Nursing home resident Roderich Graff suffers from not being allowed visitors because of the Corona virus. Making phone calls is no substitute, he says.
Here it goes no further: retirement home closes the doors Photo: dpa
I notice the effects of the visiting ban very strongly. I got a feeling of sadness and didn’t understand it at first. And then I realized that it was related to the fact that visitors stopped coming. It made me realize how important they are to me. Before, I would get maybe three or four visits a week from different people. Now it’s zero. Having contact by phone instead is no use, for me the personal conversation is enormously important.
The visitors are a former neighbor and friend, a retired professor and a student. The former neighbor is an alternative practitioner and we talk a lot about his clients and his daily life. With the professor, it’s more about God and the world, such as politics or our attitude toward religion. And there is an old friend who came to read to me from a book. It was a very pleasant atmosphere and we talked about what we had read aloud. She said she wanted to do it by phone, but I said there was no point.
The caregivers do a wonderful job, they help us get up, wash, they bring the food, all very pleasant, but they are not allowed to take care of private things. That’s old – they were not allowed to talk about private things with us even before the Corona virus, they are not supposed to waste time. It wasn’t so bad before, I had my personal visitors. Now I can hardly do anything to catch that.
I had a student who came once or twice a week to help me with my physics research work and everything I can’t do with one hand alone – I’m paralyzed on one side. He’s not allowed to come now either, and that’s very detrimental to me. He helped me with the experiments, with the computer, with the correspondence and now all that is dead. In the meantime, the home’s management has admitted that I am allowed to do the experiments here in the room; before, they had said that this was not a university, but a ward for old people.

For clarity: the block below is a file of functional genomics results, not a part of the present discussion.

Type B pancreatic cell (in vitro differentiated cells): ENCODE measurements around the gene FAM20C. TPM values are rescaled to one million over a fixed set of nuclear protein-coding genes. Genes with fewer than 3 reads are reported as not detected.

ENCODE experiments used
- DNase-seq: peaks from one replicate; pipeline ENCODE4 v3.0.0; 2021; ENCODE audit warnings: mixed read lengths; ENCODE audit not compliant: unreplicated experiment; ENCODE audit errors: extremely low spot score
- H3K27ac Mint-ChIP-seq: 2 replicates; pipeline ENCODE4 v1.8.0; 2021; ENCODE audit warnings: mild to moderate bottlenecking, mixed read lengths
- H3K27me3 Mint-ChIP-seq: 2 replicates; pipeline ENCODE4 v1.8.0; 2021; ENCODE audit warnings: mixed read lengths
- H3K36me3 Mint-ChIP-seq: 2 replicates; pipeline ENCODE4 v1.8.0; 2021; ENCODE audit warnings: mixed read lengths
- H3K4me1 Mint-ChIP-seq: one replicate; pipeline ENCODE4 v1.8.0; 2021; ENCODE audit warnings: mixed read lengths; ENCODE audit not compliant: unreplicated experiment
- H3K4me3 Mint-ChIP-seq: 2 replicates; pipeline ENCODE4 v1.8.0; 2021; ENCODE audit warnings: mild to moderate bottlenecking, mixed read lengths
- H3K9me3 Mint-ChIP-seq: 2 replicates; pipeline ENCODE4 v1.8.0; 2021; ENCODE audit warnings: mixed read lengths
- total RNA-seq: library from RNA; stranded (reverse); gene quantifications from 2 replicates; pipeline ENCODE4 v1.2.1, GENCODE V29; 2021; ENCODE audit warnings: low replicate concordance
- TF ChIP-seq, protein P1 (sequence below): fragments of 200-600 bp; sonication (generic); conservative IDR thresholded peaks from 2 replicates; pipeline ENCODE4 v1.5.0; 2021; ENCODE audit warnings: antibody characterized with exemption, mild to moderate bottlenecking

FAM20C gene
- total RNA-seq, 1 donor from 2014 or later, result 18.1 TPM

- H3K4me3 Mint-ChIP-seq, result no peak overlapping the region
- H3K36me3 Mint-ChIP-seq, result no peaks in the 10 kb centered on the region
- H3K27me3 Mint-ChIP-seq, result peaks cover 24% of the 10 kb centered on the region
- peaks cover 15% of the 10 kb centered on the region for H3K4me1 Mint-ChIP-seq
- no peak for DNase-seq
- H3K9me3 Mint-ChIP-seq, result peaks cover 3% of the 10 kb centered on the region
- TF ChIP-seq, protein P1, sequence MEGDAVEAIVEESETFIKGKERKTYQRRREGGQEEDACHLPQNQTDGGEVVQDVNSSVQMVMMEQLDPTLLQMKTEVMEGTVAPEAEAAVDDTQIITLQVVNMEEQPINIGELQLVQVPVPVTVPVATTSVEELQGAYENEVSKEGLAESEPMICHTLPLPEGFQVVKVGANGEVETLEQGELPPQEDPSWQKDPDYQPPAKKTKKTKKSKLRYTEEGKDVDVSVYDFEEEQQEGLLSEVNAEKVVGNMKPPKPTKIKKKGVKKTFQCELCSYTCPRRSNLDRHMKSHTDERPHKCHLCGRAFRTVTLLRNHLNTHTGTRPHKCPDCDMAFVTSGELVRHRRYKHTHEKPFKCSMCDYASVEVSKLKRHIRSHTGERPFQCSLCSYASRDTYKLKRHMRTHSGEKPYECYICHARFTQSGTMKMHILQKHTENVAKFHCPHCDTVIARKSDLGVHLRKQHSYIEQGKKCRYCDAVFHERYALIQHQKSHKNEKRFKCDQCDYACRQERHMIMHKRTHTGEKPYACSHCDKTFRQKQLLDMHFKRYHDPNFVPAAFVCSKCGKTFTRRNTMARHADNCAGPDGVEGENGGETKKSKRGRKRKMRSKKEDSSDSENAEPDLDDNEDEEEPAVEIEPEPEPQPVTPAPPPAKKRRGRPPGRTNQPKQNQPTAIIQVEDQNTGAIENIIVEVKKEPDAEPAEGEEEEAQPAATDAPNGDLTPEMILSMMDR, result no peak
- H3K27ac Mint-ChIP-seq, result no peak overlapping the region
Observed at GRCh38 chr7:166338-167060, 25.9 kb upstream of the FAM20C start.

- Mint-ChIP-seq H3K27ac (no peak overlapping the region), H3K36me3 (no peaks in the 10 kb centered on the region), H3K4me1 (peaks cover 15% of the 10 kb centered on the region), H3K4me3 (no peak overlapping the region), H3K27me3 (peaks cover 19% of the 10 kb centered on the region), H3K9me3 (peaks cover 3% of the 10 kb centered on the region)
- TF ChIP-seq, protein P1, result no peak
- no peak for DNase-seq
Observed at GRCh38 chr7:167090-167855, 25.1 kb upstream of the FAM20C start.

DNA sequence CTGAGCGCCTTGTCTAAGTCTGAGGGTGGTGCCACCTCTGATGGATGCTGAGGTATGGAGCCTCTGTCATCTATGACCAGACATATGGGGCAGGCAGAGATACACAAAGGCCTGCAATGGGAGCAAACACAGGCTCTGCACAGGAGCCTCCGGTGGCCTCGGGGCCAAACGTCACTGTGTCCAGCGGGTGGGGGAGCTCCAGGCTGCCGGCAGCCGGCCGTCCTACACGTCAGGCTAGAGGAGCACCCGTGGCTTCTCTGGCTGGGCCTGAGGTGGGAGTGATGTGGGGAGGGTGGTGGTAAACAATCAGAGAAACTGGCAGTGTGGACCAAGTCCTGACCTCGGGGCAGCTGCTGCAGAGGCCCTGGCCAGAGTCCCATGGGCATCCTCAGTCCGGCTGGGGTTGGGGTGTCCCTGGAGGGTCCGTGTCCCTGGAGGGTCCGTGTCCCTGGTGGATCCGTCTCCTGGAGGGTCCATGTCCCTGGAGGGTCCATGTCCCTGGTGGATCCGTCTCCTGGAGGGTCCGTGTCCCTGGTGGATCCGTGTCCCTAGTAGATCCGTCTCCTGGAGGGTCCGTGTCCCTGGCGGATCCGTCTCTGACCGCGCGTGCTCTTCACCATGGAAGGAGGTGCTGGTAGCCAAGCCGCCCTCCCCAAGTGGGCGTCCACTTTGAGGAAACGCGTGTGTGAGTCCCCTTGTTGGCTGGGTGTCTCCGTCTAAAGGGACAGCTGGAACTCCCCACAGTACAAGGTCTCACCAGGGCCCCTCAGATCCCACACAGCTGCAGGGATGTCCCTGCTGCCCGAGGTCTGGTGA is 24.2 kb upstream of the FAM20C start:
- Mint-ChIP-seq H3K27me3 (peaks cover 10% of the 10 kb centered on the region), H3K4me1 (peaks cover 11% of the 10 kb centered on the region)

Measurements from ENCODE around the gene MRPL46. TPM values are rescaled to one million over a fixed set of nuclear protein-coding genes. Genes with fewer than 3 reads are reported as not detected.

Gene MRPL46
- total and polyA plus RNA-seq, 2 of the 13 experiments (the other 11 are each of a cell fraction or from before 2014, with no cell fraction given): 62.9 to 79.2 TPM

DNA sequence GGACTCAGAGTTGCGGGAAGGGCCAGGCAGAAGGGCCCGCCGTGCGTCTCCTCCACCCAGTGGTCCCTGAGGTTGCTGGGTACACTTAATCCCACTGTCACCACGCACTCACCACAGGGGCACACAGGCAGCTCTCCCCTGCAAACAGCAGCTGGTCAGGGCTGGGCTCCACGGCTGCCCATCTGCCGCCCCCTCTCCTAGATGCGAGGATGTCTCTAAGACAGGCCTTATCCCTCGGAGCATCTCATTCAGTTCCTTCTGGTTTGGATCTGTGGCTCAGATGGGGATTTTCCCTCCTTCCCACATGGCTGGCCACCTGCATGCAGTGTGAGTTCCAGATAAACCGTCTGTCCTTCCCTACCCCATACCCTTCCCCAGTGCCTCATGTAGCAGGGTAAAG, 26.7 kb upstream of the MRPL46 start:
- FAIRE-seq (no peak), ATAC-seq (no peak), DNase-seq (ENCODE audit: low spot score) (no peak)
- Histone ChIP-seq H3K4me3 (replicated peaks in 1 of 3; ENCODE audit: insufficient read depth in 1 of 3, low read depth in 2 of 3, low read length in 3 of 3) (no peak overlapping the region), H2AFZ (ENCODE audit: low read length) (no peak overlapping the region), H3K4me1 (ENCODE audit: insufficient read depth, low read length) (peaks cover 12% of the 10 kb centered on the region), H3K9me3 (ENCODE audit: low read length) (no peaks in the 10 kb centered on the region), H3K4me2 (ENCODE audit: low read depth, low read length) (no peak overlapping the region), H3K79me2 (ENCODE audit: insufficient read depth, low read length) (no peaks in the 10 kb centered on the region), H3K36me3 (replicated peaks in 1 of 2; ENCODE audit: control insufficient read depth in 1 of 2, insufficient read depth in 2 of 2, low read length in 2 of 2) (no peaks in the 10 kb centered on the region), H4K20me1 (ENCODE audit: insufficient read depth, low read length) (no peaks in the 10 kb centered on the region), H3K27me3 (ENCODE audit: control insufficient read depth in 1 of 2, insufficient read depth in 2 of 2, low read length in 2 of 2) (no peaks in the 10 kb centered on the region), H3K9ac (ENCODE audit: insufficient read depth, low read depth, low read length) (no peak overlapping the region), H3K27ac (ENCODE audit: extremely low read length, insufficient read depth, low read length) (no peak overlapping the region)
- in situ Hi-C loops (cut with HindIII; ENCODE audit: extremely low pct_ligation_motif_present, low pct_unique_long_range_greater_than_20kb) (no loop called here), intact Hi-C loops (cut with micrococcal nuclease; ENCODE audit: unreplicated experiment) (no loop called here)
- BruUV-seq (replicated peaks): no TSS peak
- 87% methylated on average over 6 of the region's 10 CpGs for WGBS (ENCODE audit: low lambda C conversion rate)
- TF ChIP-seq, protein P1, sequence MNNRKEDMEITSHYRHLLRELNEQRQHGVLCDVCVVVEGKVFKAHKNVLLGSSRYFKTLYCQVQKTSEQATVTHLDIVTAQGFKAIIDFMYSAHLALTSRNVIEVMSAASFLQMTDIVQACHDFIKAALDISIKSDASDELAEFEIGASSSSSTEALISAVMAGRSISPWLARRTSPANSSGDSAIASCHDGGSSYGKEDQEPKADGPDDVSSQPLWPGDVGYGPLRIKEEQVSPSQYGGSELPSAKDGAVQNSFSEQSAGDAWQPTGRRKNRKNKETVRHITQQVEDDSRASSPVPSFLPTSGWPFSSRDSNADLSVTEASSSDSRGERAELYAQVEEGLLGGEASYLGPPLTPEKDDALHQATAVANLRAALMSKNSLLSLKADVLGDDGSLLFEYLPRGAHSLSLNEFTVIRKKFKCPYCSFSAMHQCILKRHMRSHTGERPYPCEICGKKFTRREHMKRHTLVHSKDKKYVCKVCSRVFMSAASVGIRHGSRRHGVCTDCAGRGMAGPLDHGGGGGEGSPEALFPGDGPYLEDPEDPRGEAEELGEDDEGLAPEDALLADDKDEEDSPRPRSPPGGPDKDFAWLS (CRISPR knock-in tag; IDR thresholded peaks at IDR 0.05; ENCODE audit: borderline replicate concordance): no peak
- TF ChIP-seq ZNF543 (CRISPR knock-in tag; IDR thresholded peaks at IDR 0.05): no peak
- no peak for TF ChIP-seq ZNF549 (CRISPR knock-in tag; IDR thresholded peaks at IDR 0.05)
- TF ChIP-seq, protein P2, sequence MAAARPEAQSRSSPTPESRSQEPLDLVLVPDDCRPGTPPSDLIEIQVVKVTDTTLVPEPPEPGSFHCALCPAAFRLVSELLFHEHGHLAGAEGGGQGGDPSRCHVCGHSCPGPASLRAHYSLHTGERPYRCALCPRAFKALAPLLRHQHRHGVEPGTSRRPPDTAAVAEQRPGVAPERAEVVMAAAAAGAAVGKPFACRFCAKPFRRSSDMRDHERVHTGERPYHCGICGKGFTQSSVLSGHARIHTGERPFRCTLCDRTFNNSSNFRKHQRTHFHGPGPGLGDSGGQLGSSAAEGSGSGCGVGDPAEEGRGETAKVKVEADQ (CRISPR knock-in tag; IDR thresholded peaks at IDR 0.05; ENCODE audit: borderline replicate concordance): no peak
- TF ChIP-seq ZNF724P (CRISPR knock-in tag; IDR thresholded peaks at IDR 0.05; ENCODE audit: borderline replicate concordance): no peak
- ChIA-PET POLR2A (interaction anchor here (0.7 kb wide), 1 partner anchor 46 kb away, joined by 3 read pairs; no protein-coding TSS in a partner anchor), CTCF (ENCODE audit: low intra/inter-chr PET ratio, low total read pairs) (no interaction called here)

92, has been living in a nursing home in the Black Forest since he became paralyzed on one side. He is a mechanical engineer and has long been researching ways to use gravity to generate energy. He is the logger’s uncle.
A closed life
I recently met a caregiver at lunchtime and asked him how things were going, the usual back and forth, then I said, "I’m creeping up with a feeling of sadness." That evening we met again and I asked, "How was your day?" "Terrible," he said. I said, "Why?" "Well, this morning you said you had such a feeling of sadness." I found that most interesting, that he thought of that as something terrible.
I can’t really say how the other residents are reacting to the visitation ban. I suspect it affects them less. Most of them have very closed lives, they’re not as dependent on visitors.
I can’t find out about the pandemic on the Internet right now, I need the student for the computer. I have a friend from college days that I call in the morning and ask, "How are you doing and what’s new in the world?". I don’t feel threatened by the Corona virus.
If I were asked, I would say that the people who want to should come to me. These are responsible people, if they think they have it, they would not come of their own accord or they would ask: Do you want us to visit you? Then I can decide for myself how big or small the risk is.
Conversations without depth
I don’t think much about how long the epidemic will last. I think it’s more likely to get worse. It means a lot to me if my visitors could come back and if my helper could come back.
People call me a little more often. But it is not worthwhile to talk about serious things on the phone. You can’t perceive the other person’s reaction, not the facial expression and feelings. I was thinking that when the first people live on the moon, the others will call them and want to know what it’s like on the moon. And the people on the moon will then probably have a feeling of sadness like I have.